In addition to deploying ADS-B, an airborne information-sharing network must be created. The next generation of onboard communication, navigation and surveillance technologies will enable all aircraft to have total situational awareness, appreciably increasing safety. All aircraft could effectively be linked – think of an airborne Internet – to achieve this important enhancement. In order to spur the adoption of new technologies, an incentive system should be developed that rewards performance and efficiency. These incentives (operational, financial or otherwise) will encourage users to embrace new technologies.

Finally, we must learn from previous system design and implementation efforts. The transformation of the ATC system will establish capabilities that affect its users for decades. There are many lessons learned in design, construction and implementation from previous work in ATC system development. We need to learn from experience in order to develop a system that will be agile enough to adapt to passenger and shipper needs well into the 21st century.

Funding a new ATC

Ultimately, the ideas and initiatives designed to fix the ATC system are dependent on FAA’s ability to fund the needed changes. The Air Transport Association (ATA) of America supports a cost-based funding mechanism for the Airport and Airway Trust Fund (AATF). By linking costs and revenue, thereby providing a more stable source of revenue, FAA can plan a long-term effort, such as reforming the ATC system. Currently, the revenue from the 7.5 per cent ticket tax paid by passengers who fly on commercial airlines is not related to FAA costs in any way. By correlating revenue to costs, we can ensure that the funds exist to overhaul the U.S. ATC system and ensure continued investment in critical airport infrastructure projects. In addition, user fees will allocate costs fairly among those who drive the costs. Under the current system, airlines use approximately two-thirds of ATC system services, yet pay more than 90 per cent of the costs of the ATC system. In essence, commercial airlines are required to subsidise other users of the system.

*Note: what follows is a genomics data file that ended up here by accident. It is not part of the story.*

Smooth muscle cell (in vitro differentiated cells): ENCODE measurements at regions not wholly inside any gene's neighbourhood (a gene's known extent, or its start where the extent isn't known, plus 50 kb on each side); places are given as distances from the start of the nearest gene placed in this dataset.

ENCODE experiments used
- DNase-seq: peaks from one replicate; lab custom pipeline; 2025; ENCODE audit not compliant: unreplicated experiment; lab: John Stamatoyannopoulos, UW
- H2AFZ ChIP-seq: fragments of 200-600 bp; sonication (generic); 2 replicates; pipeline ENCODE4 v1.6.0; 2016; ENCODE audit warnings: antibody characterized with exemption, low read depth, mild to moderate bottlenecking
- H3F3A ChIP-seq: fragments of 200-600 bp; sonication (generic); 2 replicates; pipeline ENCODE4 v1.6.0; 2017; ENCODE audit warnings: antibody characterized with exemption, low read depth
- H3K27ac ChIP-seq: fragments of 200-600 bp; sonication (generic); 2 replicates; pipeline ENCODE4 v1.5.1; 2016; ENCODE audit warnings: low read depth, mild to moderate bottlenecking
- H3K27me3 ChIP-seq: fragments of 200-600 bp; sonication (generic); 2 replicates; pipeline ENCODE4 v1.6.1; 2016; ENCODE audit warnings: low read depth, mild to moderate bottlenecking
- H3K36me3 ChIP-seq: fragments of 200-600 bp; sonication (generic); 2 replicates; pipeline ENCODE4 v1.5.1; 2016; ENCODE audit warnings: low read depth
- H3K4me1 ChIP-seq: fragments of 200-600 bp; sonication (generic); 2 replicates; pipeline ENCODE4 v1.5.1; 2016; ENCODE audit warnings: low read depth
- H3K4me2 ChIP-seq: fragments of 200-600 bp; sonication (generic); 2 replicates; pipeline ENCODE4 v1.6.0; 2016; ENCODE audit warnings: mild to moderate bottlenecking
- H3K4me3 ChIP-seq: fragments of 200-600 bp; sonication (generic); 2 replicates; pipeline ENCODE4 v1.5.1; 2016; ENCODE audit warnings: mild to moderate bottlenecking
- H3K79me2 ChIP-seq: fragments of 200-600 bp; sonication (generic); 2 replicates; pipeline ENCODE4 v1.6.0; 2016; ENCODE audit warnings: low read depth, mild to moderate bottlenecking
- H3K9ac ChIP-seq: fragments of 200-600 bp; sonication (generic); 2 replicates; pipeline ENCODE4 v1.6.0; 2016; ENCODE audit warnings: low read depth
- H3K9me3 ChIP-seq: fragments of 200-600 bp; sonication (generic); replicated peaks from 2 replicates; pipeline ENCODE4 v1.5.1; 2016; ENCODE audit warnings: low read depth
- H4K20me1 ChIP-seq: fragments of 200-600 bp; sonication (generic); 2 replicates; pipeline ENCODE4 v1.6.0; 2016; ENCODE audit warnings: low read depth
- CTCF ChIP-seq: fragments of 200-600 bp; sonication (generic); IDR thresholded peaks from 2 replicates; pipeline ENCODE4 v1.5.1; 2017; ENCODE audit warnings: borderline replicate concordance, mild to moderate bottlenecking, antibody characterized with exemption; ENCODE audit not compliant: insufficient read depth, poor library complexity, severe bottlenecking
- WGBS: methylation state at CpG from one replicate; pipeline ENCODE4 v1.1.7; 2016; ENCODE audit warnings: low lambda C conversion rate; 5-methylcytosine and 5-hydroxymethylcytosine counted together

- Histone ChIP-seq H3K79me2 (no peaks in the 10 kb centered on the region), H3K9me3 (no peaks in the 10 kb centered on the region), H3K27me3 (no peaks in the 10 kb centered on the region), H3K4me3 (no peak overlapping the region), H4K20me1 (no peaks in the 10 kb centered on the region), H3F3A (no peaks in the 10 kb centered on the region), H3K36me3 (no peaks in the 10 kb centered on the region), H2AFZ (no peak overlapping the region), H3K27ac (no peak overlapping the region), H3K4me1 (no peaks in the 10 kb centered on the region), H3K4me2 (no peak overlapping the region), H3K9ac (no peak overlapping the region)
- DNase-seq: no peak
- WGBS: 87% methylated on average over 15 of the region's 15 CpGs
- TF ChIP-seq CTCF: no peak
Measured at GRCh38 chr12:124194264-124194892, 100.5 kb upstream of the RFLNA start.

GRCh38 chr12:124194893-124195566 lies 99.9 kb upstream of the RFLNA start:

Interestingly, the U.S. Congress originally intended for the AATF to be funded by a user-based financing system. When the funding system was designed, the airline industry was regulated with airfares set by the government in a way that related to FAA costs. Today, the airline industry is deregulated. Ticket prices have nothing to do with FAA costs, meaning that there is no link between use and costs, and no reason to link Trust Fund financing to the price of tickets.

The gap between revenue raised by the ticket tax and FAA costs has been greatly exacerbated by the explosive growth of the business aviation industry. When the current financing system was established in 1970, commercial airlines were the predominant users of the ATC system and the financing system relied almost exclusively on commercial airlines for funding. Since then, the number of business aircraft, which pay about 5.9 per cent of system costs, has increased from 26 per cent of the jet aircraft flying in 1970, to 68 per cent of the number of jets flying today. This added traffic is straining the system. By switching to a user-fee system, revenue will once again match FAA’s costs and provide the means to modernise the ATC system and fund airport improvement projects.